Hidden in Plain Sight
Fortunes were changed this summer.
The Houston Rockets netted the biggest free-agent fish in three-time Defensive Player of the Year Dwight Howard. The Golden State Warriors looked to build on their Western Conference Semifinals run last season with the arrival of versatile wing man Andre Iguodala. The Detroit Pistons (Josh Smith, Brandon Jennings) and the New Orleans Pelicans (Tyreke Evans) made their own swings for the fences.
But the Bulls are the real offseason winners, with Chicago's native son setting a new standard for summertime additions.
Players like Rose don't enter the free-agency sweepstakes. Wildly productive and fiercely loyal, his worth is limited only by the stipulations set forth in the league's collective bargaining agreement.
He's been a superstar since he first stepped foot on the NBA hardwood back in 2008. He was the Rookie of the Year in 2008-09 and two seasons later became the youngest MVP in NBA history.
The Bulls proved last season they don't need Rose for the team to be a defensive power. Credit the shrewd teaching of Tom Thibodeau and the relentless efforts of players like Butler, Noah and Luol Deng for that.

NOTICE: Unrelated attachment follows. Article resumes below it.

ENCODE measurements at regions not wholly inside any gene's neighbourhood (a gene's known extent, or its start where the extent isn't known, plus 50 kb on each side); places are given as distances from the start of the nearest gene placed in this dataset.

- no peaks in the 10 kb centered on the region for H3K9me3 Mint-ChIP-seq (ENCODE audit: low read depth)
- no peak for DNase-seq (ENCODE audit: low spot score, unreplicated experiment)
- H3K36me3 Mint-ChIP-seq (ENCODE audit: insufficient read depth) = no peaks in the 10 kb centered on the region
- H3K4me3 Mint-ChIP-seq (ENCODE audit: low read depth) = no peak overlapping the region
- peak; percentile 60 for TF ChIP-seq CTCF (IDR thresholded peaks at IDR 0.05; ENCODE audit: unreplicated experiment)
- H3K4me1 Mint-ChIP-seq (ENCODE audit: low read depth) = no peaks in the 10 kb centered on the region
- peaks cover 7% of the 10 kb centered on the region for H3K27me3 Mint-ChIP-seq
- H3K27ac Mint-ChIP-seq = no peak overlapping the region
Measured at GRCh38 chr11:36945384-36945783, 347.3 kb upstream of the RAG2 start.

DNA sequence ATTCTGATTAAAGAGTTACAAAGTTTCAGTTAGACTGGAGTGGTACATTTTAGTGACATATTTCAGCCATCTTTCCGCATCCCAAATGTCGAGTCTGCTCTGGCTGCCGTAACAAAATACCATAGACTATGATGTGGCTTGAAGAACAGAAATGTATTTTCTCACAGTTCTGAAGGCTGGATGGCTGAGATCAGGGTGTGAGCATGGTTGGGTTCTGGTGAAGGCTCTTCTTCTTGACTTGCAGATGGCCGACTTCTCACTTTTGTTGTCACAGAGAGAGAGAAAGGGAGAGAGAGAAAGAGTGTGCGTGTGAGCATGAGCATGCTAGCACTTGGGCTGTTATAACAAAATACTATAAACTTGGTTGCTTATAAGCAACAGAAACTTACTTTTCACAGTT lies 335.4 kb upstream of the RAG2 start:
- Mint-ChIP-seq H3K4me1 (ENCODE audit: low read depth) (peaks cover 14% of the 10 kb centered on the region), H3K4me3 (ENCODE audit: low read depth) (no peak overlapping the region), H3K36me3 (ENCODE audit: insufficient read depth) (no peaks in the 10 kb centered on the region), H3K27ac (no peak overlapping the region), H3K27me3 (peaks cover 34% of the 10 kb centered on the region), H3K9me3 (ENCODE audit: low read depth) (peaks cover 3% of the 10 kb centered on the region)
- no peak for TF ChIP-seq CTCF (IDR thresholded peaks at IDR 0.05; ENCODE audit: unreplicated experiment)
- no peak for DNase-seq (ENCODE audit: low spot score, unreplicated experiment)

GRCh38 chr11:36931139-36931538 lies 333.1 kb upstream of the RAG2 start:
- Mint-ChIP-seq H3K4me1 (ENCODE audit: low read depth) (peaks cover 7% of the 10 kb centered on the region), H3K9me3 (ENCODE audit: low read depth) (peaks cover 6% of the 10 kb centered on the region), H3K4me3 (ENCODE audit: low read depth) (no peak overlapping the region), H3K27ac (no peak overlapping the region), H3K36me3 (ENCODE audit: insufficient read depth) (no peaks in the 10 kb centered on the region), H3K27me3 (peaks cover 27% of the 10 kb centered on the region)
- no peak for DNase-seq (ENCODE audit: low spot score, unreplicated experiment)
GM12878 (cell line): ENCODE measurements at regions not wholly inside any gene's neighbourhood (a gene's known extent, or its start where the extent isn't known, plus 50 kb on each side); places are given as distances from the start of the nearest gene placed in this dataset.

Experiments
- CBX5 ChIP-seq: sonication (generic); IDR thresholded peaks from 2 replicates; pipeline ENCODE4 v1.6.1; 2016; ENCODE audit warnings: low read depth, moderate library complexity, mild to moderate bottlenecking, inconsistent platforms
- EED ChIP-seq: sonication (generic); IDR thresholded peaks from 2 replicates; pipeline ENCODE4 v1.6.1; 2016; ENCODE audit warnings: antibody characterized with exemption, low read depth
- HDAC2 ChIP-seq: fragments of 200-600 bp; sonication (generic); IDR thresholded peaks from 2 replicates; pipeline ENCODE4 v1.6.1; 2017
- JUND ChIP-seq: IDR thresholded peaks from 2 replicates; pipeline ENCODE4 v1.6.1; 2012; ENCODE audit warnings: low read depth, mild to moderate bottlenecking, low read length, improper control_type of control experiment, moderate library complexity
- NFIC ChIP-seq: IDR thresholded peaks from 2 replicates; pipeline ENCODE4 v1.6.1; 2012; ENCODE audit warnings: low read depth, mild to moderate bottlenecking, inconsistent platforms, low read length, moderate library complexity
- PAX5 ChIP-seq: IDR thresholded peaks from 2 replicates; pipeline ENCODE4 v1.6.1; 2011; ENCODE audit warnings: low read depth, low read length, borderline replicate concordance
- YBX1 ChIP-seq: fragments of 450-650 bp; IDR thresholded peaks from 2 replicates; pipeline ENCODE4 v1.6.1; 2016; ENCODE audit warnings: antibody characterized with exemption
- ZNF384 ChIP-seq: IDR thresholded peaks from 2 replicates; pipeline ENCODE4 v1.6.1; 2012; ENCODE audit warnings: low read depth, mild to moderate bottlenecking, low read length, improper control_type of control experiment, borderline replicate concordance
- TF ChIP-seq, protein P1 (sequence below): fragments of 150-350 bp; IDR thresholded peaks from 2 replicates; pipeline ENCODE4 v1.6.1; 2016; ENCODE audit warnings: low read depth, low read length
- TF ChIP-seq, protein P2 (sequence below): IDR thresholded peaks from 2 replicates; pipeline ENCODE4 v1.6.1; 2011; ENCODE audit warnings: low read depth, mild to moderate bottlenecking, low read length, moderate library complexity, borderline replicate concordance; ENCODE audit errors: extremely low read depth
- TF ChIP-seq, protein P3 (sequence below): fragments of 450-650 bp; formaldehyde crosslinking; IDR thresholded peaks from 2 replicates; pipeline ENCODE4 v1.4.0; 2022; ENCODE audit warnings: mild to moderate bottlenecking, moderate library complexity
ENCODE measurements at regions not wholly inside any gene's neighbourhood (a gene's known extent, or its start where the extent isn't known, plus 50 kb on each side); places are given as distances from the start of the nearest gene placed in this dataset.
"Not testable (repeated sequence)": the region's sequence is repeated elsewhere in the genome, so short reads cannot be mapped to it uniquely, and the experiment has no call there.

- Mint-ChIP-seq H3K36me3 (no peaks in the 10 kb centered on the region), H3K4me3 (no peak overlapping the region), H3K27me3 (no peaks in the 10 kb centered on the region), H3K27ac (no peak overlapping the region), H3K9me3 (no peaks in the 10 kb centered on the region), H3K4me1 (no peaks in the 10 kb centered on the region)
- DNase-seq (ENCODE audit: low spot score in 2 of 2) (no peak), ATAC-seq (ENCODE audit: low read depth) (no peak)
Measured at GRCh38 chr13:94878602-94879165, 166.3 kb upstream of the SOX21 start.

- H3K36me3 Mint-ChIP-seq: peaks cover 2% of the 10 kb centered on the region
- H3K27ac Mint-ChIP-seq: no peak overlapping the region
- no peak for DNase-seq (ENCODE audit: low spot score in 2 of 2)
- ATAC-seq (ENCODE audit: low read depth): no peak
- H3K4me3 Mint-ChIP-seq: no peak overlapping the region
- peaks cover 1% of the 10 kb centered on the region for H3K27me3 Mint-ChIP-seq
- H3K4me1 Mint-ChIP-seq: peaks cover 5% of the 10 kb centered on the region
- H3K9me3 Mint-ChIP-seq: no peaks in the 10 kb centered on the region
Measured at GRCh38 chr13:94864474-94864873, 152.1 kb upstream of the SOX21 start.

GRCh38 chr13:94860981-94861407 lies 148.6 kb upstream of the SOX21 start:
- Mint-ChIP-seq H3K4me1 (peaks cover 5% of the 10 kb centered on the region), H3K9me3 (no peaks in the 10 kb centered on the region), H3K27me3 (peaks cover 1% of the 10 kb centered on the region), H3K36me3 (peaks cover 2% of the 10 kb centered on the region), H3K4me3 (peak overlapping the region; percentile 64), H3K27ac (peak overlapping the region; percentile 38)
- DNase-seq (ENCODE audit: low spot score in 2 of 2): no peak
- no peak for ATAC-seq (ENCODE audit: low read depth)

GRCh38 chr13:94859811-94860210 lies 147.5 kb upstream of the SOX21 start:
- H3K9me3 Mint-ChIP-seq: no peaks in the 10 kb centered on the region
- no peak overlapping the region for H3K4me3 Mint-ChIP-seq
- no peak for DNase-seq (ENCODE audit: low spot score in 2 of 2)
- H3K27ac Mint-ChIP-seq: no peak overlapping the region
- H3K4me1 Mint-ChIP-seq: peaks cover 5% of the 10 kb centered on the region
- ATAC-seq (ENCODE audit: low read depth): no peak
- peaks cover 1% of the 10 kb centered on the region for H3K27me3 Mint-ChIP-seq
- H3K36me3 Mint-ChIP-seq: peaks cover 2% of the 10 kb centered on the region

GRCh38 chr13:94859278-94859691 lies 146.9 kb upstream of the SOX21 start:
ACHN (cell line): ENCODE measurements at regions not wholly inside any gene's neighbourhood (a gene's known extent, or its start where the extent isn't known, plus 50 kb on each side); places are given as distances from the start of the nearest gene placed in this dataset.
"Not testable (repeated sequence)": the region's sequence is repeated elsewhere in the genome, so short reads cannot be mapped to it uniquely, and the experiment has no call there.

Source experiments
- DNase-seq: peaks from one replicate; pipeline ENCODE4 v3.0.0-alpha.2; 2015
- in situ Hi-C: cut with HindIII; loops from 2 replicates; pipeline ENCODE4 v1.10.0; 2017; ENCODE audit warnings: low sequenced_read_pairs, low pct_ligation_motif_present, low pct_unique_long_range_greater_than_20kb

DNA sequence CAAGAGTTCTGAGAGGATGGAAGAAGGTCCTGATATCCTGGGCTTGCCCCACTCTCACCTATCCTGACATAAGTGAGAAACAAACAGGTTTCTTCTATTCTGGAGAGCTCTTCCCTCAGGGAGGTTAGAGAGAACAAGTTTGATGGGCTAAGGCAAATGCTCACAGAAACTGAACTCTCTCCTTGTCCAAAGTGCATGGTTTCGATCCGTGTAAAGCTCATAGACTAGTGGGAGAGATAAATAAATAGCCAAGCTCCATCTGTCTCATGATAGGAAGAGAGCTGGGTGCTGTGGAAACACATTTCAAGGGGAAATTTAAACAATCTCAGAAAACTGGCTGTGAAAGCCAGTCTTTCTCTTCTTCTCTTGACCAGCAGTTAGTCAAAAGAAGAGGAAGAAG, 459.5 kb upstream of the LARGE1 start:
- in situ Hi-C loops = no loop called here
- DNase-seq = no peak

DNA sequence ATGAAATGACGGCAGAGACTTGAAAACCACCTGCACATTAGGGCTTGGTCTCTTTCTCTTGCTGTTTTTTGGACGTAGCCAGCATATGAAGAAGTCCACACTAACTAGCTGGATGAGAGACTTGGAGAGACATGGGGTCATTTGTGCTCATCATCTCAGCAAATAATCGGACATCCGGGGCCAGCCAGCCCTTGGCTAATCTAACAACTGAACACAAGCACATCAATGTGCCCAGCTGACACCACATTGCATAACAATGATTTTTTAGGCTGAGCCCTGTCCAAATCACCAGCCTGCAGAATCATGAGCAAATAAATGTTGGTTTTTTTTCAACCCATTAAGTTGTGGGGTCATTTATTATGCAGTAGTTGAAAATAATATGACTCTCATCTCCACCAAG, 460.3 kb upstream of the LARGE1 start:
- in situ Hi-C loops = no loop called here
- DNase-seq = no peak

But when facing a fellow defensive juggernaut like Miami (103.7 defensive rating last season, ninth best), Chicago has to offset the Heat's energetic defense with offensive execution.
That's where Rose's natural gifts take over. Since his arrival into the NBA, Rose has garnered the Bulls an extra 4.4 points per 100 possessions when he's on the floor. And he doesn't simply add baskets, he improves this efficiency of the players around him:
Those numbers are meaningless without context. Here's exactly what Rose's presence means.
That 108.6 offensive rating would have ranked as the seventh-best mark in the league last season. At 104.2, Chicago would have been No. 21. That 1.5 percent drop in effective field-goal percentage would have represented a seven-spot drop from No. 15 to No. 22.
And even these numbers are skewed by the inclusion of Rose's first two seasons, when he was still learning how to be an NBA point guard.
Over the course of his four healthy seasons, he's added more than 11 points to his assist percentage (40.3, up from 28.8) and seven to his player efficiency rating (23.0, up from 16.0). He's trimmed his turnover rate (12.9, down from 13.3) while seeing a dramatic increase in his usage (30.5, up from 22.6).
If you think that will cause him to ease up on the gas pedal, well you should probably think again:
Heat Nation, it's time to take note of these Bulls. I guarantee you that Miami's players already have.
Clearing the Championship Path
Until proven otherwise, all title roads run through South Beach.
Take the best player on the planet (LeBron James), surround him with a pair of all-stars (Dwyane Wade and Chris Bosh) and a horde of spacers, and you have the ingredients of a championship recipe. It's worked for the Heat in each of the last two seasons but has placed a gigantic target on their back in the process.